Medical personnel must be respected and protected, Amnesty International said after two employees of the Afghan Red Crescent Society (ARCS) were killed in a shocking attack.
One other ARCS employee was injured in the attack on Tuesday in the Khanaqah district of Jawzjan province in northern Afghanistan as the mobile clinic they were travelling in came under fire from close range, despite it being clearly marked with the ARCS logo.
"It is an all too common occurrence that medical personnel and humanitarian aid workers have been attacked in Afghanistan,” said Horia Mosadiq, Afghanistan Researcher at Amnesty International.
“Attacks by any party to the conflict on medical personnel, units and transports are a violation of International Humanitarian Law. An intentional attack on such persons or objects is a war crime.”
The ARCS personnel were attacked at around 5pm while returning to the provincial capital Shiberghan after giving medical aid to people in remote areas.
Between 40 and 60 bullets were fired at the vehicle from a close range of approximately 10 metres. The ARCS markings on the vehicle are clearly visible from that distance.
Driver Mohammad Najibullah, 45, and health worker Sayed Hazrat, 32, were killed in the shooting.
The doctor and the pharmacist travelling in the mobile clinic ran away from the scene but were chased by the gunmen. The doctor was seriously injured and pharmacist unharmed.
No group has claimed responsibility for the attack.
"The Afghan government, the international forces of ISAF/NATO, the Taliban and other armed insurgent groups have an obligation to respect and protect medical personnel and humanitarian relief workers in Afghanistan."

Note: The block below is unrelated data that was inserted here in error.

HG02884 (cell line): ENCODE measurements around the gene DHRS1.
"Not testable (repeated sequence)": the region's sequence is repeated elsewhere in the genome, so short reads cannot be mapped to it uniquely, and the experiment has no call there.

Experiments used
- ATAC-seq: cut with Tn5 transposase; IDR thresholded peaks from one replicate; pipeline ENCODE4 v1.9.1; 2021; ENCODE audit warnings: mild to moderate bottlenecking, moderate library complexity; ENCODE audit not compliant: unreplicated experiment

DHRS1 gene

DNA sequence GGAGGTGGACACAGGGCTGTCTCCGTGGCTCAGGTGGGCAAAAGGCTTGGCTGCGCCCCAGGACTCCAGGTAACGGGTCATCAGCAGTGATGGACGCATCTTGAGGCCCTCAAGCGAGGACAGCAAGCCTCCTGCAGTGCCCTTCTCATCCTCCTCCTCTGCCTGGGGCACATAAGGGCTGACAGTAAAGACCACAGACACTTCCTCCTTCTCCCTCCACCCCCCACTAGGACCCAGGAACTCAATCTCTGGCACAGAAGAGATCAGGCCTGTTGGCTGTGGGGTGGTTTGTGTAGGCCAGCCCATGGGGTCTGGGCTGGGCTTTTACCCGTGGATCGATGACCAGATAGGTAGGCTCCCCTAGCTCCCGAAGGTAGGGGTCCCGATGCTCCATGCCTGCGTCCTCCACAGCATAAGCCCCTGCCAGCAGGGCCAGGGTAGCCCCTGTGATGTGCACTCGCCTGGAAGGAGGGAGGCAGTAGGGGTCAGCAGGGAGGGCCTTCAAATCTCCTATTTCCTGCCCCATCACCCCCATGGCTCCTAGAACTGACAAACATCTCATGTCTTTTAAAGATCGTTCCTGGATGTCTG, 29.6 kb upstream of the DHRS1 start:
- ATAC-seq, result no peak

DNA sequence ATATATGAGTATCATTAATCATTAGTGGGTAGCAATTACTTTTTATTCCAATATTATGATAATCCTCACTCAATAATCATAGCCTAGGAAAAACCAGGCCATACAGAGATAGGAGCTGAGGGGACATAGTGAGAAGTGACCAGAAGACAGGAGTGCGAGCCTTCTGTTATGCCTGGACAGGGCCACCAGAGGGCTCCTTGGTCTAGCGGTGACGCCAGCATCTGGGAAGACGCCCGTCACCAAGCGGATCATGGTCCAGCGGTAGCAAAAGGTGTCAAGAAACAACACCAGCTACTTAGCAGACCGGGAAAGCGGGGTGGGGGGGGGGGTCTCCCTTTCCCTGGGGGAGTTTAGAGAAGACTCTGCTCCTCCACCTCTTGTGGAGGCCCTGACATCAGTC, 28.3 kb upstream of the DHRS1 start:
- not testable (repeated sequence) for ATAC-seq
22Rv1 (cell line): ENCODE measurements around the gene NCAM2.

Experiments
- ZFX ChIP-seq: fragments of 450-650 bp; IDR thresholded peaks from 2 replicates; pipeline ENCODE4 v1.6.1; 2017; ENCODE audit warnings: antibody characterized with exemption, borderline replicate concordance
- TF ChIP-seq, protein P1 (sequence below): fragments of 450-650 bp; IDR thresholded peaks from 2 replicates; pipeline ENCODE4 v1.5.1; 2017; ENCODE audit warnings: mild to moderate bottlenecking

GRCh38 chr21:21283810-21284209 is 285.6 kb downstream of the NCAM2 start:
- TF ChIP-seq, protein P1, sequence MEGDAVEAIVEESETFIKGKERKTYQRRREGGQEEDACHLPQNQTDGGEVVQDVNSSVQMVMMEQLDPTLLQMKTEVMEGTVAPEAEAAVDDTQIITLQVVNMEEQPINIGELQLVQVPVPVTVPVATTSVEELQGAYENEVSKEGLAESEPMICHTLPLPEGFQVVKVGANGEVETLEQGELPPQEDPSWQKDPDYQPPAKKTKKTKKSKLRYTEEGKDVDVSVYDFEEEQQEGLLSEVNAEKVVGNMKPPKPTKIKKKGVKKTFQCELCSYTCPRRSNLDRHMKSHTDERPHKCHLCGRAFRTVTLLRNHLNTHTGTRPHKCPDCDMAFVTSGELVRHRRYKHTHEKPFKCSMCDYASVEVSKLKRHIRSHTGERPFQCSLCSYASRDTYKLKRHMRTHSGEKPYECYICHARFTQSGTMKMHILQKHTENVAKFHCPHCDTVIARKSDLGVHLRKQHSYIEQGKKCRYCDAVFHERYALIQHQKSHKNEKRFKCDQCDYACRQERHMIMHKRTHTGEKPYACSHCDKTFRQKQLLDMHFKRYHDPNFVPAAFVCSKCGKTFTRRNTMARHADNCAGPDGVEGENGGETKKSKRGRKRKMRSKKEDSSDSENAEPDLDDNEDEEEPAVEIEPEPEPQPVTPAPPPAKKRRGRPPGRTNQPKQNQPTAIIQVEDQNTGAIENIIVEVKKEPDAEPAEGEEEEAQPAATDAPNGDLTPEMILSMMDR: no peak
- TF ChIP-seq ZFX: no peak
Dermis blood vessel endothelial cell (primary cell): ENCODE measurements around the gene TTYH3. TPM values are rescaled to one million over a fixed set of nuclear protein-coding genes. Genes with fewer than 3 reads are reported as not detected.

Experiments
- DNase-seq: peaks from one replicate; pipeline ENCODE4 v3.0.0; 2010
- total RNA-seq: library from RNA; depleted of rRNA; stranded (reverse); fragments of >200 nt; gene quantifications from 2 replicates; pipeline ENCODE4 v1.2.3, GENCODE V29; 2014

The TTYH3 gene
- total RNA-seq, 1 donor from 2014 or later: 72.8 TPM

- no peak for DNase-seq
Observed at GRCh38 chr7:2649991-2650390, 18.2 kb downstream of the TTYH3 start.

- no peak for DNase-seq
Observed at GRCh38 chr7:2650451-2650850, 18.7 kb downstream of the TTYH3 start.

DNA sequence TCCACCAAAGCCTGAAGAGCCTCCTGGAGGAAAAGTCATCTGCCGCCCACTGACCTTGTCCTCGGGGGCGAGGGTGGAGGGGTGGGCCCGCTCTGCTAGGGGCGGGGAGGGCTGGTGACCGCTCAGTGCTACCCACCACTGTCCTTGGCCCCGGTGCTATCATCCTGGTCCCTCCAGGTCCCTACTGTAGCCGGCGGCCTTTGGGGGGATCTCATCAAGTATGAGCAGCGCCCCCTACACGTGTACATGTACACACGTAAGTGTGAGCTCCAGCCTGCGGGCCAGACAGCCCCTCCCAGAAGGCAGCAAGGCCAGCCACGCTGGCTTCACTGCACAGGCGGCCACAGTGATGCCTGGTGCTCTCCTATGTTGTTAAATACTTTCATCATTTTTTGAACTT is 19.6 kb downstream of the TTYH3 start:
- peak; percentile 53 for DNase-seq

Last year the Afghanistan NGO Safety Office (ANSO) documented around 164 security incidents against NGO workers, including medical personnel, across Afghanistan including killings, abductions and attacks.
In January 2013 it was reported that a female health worker was kidnapped and killed, with her body left to hang from a tree in Maidam, Wardak province. Local residents and officials blamed the Taliban but the Taliban have not claimed responsibility for the killing.
Another female health worker was shot death in Kapisa province North east Afghanistan in December 2012.
The student and volunteer on a polio vaccination programme was shot outside her home and died later in hospital with six bullets in her stomach. She had survived a murder attempt the day before. The Taliban have denied responsibility for the attack.
“Afghanistan still suffers from some of the worst health indicators in the world and chronically poor access to healthcare. Targeted attacks and the resultant insecurity are seriously hampering the work of humanitarian aid workers, including medical staff in the country. The Afghan government and ISAF/NATO forces must do more to ensure their protection” said Mosadiq.
“The Afghan government must immediately investigate the killings of two Afghan Red Crescent Society aid workers and bring those responsible for the attack to justice.”